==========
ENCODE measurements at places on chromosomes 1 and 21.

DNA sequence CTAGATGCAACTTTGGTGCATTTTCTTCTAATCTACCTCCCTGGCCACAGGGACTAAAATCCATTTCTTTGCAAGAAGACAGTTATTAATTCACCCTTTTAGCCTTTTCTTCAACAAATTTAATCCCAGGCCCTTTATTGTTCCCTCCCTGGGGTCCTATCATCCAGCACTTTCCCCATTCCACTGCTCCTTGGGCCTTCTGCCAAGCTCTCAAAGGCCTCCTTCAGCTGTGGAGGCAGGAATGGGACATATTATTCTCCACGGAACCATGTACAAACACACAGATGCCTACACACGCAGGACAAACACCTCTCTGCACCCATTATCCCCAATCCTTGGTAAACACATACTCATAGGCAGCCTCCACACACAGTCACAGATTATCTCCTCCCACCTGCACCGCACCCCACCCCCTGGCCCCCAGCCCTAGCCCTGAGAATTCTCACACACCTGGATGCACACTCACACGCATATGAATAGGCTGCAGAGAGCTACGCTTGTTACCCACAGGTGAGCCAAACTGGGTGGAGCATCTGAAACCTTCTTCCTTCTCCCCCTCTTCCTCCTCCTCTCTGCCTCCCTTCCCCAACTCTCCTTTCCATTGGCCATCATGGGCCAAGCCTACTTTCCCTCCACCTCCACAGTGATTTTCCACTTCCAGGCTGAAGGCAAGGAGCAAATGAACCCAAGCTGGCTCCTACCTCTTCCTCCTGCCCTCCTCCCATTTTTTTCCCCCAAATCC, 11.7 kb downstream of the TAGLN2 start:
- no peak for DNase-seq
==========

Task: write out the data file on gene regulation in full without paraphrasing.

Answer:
ENCODE measurements at places on chromosomes 1 and 21.

DNA sequence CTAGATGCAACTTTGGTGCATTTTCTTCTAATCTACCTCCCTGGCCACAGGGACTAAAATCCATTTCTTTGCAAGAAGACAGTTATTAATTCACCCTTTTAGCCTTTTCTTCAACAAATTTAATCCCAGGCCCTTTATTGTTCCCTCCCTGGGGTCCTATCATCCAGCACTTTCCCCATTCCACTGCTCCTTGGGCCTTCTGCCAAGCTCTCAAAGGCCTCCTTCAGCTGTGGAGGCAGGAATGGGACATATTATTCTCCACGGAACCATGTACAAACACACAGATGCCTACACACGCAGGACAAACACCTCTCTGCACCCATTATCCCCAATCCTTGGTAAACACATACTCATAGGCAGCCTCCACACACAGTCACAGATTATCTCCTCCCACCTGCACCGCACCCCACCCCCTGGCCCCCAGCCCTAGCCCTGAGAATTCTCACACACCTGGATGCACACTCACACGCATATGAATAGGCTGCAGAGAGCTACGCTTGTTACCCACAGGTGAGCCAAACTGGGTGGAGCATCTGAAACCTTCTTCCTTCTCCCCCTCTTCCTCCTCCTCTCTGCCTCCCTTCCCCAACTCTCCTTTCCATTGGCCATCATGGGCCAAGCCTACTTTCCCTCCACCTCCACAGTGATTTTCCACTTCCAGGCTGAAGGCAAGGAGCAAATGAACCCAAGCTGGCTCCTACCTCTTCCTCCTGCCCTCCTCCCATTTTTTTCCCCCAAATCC, 11.7 kb downstream of the TAGLN2 start:
- no peak for DNase-seq